Beth Brave and her daughter Angela of Largo were among the dozens of people who showed up Oct. 20 to clean Indian Rocks Beach.
INDIAN ROCKS BEACH – Dozens of people showed up on Indian Rocks Beach Oct. 20 to pick up trash and clean up the beach. It was Pinellas Coastal Clean Up day and people came from far and wide to pitch in and help.
Among those people were Beth Brave and her daughter, 8-year-old Angela. They live in Largo but felt they were as responsible for keeping the beach clean as anyone else.
“We wanted to do something to help out,” said Brave. “This is a good day for it and we should all help to make the beach nicer.”
She was surprised at what she saw.
“I couldn’t believe it; some of what we picked up was right by a trash can, just inches away. It is hard to imagine why people couldn’t make that last step,” she said.
The beach cleanup takes place twice a year, in the spring and in the fall. Organizers say usually the same amount of trash is found from one cleanup to the next. Back in March 120 garbage bags were filled, enough to stuff a large dumpster. This time, however, it seems to be different, at least from the observation of Mayor R.B. Johnson.
“There doesn’t seem to be as much this time,” he said. “It could be because the beach has just been renourished and the trash was taken away by the big machines.”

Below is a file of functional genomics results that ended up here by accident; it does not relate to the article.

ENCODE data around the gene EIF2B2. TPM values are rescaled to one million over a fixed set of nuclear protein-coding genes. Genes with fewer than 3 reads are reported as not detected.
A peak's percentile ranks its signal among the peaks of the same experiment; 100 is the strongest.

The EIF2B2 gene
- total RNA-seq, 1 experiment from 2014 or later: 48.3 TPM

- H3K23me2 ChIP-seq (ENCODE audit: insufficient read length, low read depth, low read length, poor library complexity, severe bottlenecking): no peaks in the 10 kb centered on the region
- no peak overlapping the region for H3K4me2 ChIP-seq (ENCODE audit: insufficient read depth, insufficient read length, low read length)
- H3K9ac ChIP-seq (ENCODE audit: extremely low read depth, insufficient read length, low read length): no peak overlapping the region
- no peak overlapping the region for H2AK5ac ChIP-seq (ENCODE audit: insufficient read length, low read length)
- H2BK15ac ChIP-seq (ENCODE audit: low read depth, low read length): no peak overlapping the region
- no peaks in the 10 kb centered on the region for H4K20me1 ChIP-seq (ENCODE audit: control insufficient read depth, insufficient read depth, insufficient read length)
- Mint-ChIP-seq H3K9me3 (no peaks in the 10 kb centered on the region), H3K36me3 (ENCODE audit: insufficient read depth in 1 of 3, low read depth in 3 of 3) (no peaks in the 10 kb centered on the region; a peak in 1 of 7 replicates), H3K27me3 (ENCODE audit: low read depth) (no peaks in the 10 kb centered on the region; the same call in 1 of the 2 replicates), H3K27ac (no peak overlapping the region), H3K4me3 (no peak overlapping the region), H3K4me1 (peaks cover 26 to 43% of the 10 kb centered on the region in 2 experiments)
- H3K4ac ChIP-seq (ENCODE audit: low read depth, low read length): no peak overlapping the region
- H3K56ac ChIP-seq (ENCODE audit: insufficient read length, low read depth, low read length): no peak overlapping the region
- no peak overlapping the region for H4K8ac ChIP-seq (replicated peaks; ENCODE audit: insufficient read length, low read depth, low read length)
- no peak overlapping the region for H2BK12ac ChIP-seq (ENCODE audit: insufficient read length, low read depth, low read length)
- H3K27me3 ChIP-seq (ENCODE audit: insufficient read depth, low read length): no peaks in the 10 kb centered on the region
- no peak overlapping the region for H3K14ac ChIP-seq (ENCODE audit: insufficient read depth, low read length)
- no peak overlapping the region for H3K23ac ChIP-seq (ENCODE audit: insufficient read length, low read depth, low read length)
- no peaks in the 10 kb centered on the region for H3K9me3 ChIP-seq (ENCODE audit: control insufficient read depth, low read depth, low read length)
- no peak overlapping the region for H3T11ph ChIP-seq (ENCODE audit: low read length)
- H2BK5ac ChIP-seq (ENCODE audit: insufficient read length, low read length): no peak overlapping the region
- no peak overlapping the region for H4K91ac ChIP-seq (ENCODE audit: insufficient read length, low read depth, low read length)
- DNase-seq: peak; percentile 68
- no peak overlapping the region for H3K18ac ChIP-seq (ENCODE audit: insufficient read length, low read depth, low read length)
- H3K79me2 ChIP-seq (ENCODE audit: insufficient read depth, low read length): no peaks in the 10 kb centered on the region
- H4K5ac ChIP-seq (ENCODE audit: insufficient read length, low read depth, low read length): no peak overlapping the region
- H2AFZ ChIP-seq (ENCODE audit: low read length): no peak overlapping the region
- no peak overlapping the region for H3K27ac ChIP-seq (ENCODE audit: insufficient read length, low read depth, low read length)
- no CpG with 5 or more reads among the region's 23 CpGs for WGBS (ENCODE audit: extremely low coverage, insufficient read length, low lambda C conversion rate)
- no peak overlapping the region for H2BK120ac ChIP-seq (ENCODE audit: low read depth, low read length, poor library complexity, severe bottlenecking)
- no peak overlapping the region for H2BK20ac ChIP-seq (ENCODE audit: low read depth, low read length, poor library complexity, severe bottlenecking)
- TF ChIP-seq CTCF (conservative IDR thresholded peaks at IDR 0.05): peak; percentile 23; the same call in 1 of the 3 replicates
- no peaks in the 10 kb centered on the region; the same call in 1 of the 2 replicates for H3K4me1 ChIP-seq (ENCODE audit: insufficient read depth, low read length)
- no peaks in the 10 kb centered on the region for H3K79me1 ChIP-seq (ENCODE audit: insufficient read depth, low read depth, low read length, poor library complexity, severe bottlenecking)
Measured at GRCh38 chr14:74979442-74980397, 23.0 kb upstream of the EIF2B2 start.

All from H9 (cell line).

Johnson was nevertheless pleased with the people who came to help.
“It is a very nice turnout on a nice day. It is important to keep the beach clean,” he said.
Among the 75 people registered to clean up the beach were Cub Scout and Brownie troops. Erika Meade is the wolf den leader of Cub Scout Pack 371 from Christ the King Lutheran Church in Largo. She felt it was very important for the young people to get involved in cleaning the beach. “Especially for Scouts because it is important for them to be helping the community,” she said. “It is also valuable that they get to appreciate and protect our natural resources.”
Nearby Clearwater resident Kendra Heater was pleased to see the young people involved. “As a teacher I love the fact that the Boy Scouts and the Girl Scouts are here to help,” she said.
IRB’s Supervisor of Public Services Randy Schwab was on hand to make sure the volunteers got what they needed. He did double duty as cook, making sure there were enough hot dogs and hamburgers and drinks for those who were helping. Like the others, he was pleased with the number of people who came to help.
“We are very happy with it,” he said. “It makes me particularly happy when young people are involved. It is exciting to realize that the young people are our future and they already care about keeping the beach clean.”